Inhibition (1976)

Un film di Paul Price. Con Adolfo Celi, Ivan Rassimov, Claudine Beccarie, Ilona Staller

After years of sexual humiliation at the hands of her sadistic husband and his friends, a wealthy heiress struggles to regain her sense of identity. To that end, not only does she become ruthless in business, but also delights in sexually dominating her young secretary, Anna. When she attempts to exert her sexual power over a blythe traveller, Peter Smart, he turns the tables on her, and she finds herself at the mercy of an unfamiliar emotion: Love.

Review: Long a staple of late-night cable and VHS rental outlets, the new millennium has, surprisingly, left Inhibition rather hard to find. This is certainly a shame, as the film is head and shoulders above most exploitation fare, and is a rather well-made character study, and an emotionally touching one at that.
Claudine Beccarie was, not unlike her character in the film, embarking on a new phase of her life when Inhibition was filmed. Having become one of the biggest stars of French pornography, and after achieving worldwide notoriety as the subject of the famed documentary Exhibition, Beccaire decided to leave that life behind and attempt to cross over into legitimate film. Inhibition was her first starring vehicle, and she aquits herself with a lightness and ease that she never displayed in her hardcore work (for which, even at the time, she professed never to have enjoyed.) She breathes the right amount of anger and pathos into her role, making her debut a memorable one.
Not content to simply make another T and A picture, director Paolo Poeti (under the name Paul Price) instead delves deep into the psyche of his leading character.
When we first meet Carol, she is seen as no more than your run-of-the-mill “rich bitch.” Her merciless taunting and belittling of her secretary (Ilona Staller, in an early, nicely subdued performance) followed by her successful seduction of the young woman, leads us to believe she is no more than a power-mad predator. It is not until midway through the film that we discover the reasons for Carol’s aggression and sadism.
Just as her consistent diatribes on how all men are users, abusers and degenerates threaten to make the audience lose any interest in Carol and her motivations, the film flashes back to a traumatic illustration of her husbands sick and twisted cruelty towards his bride. A younger Carol, in what seems to be a trauma-induced trance, is paraded nude in front of her husband and his friends, who have been engaged in a rape-themed orgy. As they, in turn, violate and humiliate Carol, her husband suddenly dies of a heart attack. At last Carol is free, and the rage she has held inside bursts forth, as she lashes out at all those around her.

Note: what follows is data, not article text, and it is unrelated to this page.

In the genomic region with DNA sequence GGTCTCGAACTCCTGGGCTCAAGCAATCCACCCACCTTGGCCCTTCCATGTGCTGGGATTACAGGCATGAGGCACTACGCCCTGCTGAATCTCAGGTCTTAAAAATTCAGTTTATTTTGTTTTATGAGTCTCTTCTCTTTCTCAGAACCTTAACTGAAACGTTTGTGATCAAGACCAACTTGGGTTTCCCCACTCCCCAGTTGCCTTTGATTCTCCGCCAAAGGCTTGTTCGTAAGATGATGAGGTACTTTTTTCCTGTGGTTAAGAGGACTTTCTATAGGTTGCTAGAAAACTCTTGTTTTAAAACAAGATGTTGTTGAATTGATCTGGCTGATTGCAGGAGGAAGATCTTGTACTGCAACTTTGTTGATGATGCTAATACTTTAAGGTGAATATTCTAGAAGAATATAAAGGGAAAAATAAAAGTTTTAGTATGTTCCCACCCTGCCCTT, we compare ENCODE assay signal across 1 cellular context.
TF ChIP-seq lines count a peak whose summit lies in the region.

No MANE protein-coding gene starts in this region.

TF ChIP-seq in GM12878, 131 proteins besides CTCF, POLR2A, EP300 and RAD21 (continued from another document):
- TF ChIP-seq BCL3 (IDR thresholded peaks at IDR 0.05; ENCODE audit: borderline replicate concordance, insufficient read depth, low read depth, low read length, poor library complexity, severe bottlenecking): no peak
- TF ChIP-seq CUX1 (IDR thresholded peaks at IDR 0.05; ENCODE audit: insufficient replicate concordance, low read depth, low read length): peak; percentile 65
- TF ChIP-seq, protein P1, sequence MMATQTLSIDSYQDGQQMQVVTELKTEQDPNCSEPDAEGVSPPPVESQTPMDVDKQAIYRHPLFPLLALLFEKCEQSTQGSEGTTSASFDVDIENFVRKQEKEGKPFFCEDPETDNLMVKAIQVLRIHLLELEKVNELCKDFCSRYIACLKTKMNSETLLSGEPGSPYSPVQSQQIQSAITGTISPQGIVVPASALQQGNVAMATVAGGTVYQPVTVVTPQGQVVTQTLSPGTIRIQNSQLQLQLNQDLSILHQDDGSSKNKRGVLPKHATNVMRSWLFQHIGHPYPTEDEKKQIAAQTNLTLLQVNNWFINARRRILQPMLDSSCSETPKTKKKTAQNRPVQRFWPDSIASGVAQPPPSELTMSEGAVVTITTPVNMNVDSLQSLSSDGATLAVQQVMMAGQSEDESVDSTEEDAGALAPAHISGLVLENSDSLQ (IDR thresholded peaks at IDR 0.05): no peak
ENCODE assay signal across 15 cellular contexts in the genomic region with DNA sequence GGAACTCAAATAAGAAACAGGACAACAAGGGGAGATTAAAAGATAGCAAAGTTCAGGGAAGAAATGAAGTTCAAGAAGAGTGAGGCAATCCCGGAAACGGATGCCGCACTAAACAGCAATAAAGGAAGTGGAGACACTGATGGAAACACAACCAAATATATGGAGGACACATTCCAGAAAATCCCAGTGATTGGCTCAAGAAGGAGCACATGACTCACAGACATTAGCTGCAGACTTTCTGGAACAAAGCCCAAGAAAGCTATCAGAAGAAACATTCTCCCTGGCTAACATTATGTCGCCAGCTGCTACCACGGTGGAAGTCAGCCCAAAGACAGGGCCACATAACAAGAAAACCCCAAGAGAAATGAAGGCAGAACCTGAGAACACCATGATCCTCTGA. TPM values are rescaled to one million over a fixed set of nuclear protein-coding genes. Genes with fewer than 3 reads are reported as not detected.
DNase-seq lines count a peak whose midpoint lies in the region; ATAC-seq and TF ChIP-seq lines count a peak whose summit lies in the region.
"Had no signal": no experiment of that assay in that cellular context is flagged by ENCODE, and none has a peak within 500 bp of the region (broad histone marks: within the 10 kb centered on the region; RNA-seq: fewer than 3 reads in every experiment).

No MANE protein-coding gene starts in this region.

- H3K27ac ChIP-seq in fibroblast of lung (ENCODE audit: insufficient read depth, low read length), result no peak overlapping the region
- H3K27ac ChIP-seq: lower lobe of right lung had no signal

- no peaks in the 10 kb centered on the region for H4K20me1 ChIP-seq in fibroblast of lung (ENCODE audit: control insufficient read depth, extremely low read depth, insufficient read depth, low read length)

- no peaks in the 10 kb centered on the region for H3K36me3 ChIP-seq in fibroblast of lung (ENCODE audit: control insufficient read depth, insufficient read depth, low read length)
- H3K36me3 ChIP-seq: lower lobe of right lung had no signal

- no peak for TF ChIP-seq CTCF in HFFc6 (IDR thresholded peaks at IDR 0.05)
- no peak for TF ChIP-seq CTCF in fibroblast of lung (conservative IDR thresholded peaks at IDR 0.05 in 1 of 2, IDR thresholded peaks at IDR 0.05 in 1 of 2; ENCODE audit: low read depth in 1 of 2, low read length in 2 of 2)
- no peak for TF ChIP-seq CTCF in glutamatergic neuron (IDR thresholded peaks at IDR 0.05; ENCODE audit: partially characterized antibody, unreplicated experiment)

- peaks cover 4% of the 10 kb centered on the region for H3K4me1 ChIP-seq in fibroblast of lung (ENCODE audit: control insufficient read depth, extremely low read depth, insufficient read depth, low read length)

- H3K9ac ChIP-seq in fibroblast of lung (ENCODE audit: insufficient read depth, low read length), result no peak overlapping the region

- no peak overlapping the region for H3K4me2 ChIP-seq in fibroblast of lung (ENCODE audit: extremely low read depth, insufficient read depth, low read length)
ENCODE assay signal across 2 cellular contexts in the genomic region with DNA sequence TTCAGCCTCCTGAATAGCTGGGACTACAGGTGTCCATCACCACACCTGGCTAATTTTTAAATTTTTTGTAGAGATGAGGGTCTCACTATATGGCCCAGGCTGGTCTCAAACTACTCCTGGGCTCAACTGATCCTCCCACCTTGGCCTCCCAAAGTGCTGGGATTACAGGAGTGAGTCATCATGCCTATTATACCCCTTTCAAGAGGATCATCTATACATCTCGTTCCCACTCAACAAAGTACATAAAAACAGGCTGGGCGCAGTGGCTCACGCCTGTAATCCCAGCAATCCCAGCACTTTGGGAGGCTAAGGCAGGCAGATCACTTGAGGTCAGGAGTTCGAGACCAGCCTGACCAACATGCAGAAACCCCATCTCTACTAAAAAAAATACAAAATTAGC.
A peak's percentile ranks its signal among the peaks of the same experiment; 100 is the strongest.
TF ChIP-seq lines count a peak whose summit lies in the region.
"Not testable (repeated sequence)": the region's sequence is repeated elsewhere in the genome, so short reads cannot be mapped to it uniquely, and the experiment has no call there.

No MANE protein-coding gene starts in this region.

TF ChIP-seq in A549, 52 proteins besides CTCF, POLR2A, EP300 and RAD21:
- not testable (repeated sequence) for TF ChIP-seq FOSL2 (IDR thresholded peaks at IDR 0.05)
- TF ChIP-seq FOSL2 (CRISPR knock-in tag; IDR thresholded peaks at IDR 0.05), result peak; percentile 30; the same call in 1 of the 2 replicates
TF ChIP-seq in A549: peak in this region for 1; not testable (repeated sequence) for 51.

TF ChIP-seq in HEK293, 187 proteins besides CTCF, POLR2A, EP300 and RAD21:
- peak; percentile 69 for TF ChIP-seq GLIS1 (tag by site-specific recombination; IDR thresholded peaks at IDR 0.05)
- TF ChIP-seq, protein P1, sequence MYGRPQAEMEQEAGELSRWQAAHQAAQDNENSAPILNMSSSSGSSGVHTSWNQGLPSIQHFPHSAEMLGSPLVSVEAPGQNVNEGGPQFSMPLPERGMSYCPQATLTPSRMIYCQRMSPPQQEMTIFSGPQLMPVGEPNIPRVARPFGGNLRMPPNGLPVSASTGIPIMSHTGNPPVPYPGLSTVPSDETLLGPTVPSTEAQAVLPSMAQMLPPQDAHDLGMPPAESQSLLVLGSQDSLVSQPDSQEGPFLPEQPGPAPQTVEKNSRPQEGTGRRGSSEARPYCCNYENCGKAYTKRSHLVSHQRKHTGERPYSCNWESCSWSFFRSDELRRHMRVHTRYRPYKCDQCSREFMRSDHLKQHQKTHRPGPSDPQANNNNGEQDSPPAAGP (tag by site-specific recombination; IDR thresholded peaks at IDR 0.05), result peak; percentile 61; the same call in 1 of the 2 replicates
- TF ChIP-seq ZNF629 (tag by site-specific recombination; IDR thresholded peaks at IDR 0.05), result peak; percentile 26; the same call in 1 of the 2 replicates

Not knowing how to love, and seeing all relationships (romantic and otherwise) as games of dominance and survival, she manipulates her way through the cast of characters. Beccarie, perhaps drawing upon her own abusive past (she was raped by an uncle at a very young age) seems to understand who Carol is, and why she behaves as she does. Beccaire’s performance is nothing short of a revelation.
The most telling scene in the film, an example of Carol’s dysfunction, occurs when she seduces the man that Anna has been seeing. It is obvious that her enjoyment comes not from the sexual act itself, but that she has, in a perverse way, proven herself correct. Men cannot be trusted. They only care for what they can have sexually. She reaches climax just as she notices that Anna has caught them in their tryst.
The performances in the film are strong, especially among the three leads. Ivan Rassimov, as Peter, the one man Carol cannot break, cannot dominate, has a commanding screen presence. His character seems to see inside of Carol in a way no one else can. Rassimov and Beccarie are magic together, despite not getting along at all during filming, a testament to their fine acting.
The direction, cinematography and especially the music are all top shelf. While the film may seem like an exploitation standard-bearer on paper, it is obvious that all involved had loftier notions.
The film was, by all accounts, a success upon release. Inhibition should have been Beccarie’s springboard into mainstream motion pictures, but it was not to be.
When Inhibition was released in France, the local distributor inserted various hardcore scenes into the film, derailing Beccaire’s wish to be seen as a serious actress. Beccarie protested by going on hunger strike and in front of the theatre. Her efforts, while admirable, were in vain, and her career ground to a halt. She appeared in several Z-grade exploitation pictures (many of which in the “Nazispoitation” genre) before vanishing from public life forever.
While her dreams of a career outside of porn may have gone up in smoke, Inhibition will stand as a memorable picture, and a testament to what could have, and should have been.